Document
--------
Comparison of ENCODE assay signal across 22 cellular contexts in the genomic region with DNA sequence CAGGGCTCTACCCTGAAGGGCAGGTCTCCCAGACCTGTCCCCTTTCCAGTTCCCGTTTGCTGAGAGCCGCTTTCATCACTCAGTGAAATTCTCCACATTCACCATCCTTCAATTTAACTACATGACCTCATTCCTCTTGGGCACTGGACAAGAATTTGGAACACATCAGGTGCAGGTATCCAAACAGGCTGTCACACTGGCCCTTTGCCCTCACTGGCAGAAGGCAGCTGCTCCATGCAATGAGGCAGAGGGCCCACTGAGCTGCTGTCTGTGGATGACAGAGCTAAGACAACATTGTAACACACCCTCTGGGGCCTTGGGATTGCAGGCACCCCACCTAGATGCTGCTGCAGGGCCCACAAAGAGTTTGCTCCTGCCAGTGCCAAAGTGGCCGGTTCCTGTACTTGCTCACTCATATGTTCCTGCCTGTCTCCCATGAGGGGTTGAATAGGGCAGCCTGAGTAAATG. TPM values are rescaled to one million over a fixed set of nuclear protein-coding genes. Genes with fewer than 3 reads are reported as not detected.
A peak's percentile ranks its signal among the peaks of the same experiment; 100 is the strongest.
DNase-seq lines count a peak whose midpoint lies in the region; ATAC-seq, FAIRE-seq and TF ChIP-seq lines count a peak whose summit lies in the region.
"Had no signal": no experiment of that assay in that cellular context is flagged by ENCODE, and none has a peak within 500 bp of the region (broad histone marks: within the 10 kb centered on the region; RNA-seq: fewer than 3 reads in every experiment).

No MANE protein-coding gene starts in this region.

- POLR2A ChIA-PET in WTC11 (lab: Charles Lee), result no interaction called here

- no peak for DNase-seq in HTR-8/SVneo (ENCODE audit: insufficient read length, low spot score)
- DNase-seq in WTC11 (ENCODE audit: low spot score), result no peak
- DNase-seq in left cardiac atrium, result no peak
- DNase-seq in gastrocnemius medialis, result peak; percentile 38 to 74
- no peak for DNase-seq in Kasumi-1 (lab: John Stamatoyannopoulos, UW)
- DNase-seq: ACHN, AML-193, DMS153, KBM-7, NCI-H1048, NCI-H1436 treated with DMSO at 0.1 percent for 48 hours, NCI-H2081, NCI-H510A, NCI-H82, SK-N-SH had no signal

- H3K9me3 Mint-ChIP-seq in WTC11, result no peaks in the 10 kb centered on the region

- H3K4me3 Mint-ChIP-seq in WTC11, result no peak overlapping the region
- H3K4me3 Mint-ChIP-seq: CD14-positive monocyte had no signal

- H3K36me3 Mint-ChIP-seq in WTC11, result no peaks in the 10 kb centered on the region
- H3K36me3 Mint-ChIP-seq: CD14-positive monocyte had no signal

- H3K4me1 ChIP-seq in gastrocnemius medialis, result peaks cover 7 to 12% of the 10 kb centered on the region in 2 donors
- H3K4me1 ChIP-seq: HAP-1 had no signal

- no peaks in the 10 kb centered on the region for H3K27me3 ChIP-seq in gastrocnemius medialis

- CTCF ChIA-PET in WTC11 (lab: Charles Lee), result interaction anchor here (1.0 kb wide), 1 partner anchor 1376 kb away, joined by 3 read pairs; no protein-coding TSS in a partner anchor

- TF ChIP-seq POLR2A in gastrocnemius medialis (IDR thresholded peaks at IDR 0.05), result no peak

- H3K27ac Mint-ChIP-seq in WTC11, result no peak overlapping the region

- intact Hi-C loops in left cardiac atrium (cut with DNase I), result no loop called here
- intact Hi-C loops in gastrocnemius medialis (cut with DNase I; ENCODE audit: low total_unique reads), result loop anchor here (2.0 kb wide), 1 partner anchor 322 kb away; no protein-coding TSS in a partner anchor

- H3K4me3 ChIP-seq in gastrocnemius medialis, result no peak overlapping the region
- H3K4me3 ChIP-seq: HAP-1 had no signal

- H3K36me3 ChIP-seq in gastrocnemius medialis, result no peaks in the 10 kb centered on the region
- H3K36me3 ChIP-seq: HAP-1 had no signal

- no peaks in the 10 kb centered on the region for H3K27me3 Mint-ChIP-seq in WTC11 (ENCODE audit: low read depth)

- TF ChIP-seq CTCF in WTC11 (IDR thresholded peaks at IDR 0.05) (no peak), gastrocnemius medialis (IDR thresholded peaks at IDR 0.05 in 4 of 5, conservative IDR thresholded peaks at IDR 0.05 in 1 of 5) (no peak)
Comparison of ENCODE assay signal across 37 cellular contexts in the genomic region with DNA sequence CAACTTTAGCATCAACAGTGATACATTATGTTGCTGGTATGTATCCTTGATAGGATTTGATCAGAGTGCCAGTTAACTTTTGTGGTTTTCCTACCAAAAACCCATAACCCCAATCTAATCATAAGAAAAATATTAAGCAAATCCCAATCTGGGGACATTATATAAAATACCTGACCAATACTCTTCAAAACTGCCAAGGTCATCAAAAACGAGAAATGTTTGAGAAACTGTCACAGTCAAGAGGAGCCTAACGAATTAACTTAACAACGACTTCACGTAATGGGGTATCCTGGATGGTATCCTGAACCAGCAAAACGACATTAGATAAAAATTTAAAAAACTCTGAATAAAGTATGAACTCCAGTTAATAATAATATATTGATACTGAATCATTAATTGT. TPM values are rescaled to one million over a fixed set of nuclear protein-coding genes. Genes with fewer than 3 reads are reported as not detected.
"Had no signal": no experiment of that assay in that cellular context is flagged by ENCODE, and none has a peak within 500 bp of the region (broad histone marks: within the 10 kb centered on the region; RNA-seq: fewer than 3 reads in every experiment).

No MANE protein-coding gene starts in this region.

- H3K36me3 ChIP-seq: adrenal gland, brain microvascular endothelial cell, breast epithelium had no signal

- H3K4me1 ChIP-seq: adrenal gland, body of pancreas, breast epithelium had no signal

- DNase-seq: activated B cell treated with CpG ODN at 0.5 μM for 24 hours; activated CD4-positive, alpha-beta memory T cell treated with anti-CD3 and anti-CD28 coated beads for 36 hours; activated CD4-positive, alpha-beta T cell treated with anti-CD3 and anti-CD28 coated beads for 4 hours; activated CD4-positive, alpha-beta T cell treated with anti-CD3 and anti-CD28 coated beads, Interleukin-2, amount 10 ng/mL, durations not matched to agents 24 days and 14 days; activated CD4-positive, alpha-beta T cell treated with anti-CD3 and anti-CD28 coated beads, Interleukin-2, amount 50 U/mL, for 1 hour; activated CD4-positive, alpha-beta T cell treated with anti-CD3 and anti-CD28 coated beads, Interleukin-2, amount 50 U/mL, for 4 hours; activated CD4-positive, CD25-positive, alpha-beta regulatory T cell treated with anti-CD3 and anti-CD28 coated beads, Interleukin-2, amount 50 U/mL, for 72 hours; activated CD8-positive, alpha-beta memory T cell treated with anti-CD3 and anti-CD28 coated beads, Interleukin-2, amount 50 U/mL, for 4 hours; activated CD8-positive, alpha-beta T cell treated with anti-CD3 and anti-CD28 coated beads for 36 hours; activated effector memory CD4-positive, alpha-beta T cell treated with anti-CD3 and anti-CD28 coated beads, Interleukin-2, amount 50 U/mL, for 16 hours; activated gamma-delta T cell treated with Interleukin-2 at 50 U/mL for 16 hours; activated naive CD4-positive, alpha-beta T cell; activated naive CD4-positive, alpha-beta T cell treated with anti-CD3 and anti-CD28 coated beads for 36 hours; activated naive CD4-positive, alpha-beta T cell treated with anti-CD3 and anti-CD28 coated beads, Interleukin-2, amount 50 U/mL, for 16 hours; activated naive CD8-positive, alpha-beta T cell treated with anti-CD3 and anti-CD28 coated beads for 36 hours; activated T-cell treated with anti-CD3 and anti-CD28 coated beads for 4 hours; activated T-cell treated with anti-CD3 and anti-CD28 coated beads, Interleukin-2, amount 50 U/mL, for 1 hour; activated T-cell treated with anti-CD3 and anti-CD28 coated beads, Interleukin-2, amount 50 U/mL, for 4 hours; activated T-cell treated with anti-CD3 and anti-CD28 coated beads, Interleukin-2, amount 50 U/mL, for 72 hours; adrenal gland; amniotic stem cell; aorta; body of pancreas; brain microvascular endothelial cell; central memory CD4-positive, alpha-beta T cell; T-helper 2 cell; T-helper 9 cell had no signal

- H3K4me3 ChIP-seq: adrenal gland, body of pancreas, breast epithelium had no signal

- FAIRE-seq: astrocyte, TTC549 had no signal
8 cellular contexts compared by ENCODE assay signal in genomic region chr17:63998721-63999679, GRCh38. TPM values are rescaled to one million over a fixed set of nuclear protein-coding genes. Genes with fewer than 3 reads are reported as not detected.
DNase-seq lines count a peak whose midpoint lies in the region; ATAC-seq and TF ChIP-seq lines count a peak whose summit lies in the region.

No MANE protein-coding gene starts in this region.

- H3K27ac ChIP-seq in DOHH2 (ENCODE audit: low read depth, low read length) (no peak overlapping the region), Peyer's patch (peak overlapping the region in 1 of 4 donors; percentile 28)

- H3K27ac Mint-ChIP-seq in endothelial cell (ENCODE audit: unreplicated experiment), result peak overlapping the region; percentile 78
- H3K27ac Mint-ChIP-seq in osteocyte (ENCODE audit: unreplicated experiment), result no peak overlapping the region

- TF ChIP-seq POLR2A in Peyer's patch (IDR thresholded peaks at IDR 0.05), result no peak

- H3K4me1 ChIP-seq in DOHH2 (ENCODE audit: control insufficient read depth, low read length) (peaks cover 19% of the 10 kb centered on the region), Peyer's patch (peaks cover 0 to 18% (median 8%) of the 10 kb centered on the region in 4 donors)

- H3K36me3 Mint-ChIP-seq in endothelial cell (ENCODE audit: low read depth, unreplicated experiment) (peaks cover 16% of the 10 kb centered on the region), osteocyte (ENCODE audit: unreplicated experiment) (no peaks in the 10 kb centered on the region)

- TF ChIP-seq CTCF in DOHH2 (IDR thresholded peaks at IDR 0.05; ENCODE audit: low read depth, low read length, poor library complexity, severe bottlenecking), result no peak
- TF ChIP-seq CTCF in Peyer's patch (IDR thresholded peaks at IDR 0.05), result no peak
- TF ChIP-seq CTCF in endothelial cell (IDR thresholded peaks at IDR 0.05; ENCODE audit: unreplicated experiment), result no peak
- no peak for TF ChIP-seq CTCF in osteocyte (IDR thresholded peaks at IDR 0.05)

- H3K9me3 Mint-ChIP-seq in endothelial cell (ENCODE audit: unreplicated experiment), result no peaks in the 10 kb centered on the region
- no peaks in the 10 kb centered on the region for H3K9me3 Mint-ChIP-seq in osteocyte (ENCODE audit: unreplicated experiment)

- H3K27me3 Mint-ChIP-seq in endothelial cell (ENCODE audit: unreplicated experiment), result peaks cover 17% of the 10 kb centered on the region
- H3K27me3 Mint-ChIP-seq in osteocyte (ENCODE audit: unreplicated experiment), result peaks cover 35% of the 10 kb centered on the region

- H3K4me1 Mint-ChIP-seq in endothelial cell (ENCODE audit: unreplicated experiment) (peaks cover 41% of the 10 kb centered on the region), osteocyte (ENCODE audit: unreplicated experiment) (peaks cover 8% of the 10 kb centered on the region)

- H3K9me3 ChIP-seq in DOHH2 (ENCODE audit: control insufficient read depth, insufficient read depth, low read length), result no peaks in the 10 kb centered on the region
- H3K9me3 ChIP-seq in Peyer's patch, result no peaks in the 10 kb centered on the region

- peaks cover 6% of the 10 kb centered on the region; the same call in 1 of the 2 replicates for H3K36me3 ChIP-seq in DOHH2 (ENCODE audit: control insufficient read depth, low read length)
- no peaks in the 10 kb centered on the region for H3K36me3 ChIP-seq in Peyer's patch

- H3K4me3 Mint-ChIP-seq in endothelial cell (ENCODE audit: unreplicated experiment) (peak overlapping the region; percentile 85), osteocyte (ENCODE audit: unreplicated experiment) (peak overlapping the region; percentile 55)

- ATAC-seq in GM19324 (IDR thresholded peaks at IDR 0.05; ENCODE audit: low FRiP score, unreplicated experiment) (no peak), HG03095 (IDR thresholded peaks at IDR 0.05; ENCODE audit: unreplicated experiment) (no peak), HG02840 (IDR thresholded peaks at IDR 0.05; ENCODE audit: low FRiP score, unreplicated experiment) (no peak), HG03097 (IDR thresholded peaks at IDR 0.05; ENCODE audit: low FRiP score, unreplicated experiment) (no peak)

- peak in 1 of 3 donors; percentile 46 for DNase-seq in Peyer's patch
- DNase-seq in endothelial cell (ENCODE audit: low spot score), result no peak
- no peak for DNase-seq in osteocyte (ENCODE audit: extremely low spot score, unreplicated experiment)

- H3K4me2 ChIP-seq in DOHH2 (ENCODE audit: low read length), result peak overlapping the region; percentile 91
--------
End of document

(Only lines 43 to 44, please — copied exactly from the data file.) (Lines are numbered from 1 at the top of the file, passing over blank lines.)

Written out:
- H3K27ac ChIP-seq in DOHH2 (ENCODE audit: low read depth, low read length) (no peak overlapping the region), Peyer's patch (peak overlapping the region in 1 of 4 donors; percentile 28)

- H3K27ac Mint-ChIP-seq in endothelial cell (ENCODE audit: unreplicated experiment), result peak overlapping the region; percentile 78